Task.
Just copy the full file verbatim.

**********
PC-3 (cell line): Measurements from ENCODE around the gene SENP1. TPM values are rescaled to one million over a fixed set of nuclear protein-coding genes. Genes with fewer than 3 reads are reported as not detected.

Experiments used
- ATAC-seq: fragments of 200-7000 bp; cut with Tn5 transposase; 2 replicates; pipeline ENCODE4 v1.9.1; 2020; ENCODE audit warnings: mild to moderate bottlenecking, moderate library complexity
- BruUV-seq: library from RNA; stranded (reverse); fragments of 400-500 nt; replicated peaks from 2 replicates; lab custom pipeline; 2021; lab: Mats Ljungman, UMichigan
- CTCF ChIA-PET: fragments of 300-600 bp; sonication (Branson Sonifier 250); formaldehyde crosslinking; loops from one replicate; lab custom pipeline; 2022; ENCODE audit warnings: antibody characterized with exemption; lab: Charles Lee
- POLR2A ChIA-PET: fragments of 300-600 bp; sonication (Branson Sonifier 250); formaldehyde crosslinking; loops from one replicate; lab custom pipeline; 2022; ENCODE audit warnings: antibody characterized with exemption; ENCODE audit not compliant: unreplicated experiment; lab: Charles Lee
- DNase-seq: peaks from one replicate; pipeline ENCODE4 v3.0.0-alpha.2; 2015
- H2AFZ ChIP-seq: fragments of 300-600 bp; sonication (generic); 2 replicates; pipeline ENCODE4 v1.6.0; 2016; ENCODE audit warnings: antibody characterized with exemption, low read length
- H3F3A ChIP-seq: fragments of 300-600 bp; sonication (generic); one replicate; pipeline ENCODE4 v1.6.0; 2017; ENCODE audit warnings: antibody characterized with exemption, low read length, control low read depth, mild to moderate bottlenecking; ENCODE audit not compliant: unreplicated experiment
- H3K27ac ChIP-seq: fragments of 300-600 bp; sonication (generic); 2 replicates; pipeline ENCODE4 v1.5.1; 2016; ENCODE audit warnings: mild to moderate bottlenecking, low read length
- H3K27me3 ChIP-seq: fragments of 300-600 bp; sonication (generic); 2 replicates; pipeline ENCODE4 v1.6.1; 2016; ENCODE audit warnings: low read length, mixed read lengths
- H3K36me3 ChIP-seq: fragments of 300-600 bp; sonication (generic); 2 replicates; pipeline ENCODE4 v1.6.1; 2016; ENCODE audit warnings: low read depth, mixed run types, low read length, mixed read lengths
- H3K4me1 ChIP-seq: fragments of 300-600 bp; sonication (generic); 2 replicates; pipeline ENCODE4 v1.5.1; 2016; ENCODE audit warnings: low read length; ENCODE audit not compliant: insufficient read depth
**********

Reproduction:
PC-3 (cell line): Measurements from ENCODE around the gene SENP1. TPM values are rescaled to one million over a fixed set of nuclear protein-coding genes. Genes with fewer than 3 reads are reported as not detected.

Experiments used
- ATAC-seq: fragments of 200-7000 bp; cut with Tn5 transposase; 2 replicates; pipeline ENCODE4 v1.9.1; 2020; ENCODE audit warnings: mild to moderate bottlenecking, moderate library complexity
- BruUV-seq: library from RNA; stranded (reverse); fragments of 400-500 nt; replicated peaks from 2 replicates; lab custom pipeline; 2021; lab: Mats Ljungman, UMichigan
- CTCF ChIA-PET: fragments of 300-600 bp; sonication (Branson Sonifier 250); formaldehyde crosslinking; loops from one replicate; lab custom pipeline; 2022; ENCODE audit warnings: antibody characterized with exemption; lab: Charles Lee
- POLR2A ChIA-PET: fragments of 300-600 bp; sonication (Branson Sonifier 250); formaldehyde crosslinking; loops from one replicate; lab custom pipeline; 2022; ENCODE audit warnings: antibody characterized with exemption; ENCODE audit not compliant: unreplicated experiment; lab: Charles Lee
- DNase-seq: peaks from one replicate; pipeline ENCODE4 v3.0.0-alpha.2; 2015
- H2AFZ ChIP-seq: fragments of 300-600 bp; sonication (generic); 2 replicates; pipeline ENCODE4 v1.6.0; 2016; ENCODE audit warnings: antibody characterized with exemption, low read length
- H3F3A ChIP-seq: fragments of 300-600 bp; sonication (generic); one replicate; pipeline ENCODE4 v1.6.0; 2017; ENCODE audit warnings: antibody characterized with exemption, low read length, control low read depth, mild to moderate bottlenecking; ENCODE audit not compliant: unreplicated experiment
- H3K27ac ChIP-seq: fragments of 300-600 bp; sonication (generic); 2 replicates; pipeline ENCODE4 v1.5.1; 2016; ENCODE audit warnings: mild to moderate bottlenecking, low read length
- H3K27me3 ChIP-seq: fragments of 300-600 bp; sonication (generic); 2 replicates; pipeline ENCODE4 v1.6.1; 2016; ENCODE audit warnings: low read length, mixed read lengths
- H3K36me3 ChIP-seq: fragments of 300-600 bp; sonication (generic); 2 replicates; pipeline ENCODE4 v1.6.1; 2016; ENCODE audit warnings: low read depth, mixed run types, low read length, mixed read lengths
- H3K4me1 ChIP-seq: fragments of 300-600 bp; sonication (generic); 2 replicates; pipeline ENCODE4 v1.5.1; 2016; ENCODE audit warnings: low read length; ENCODE audit not compliant: insufficient read depth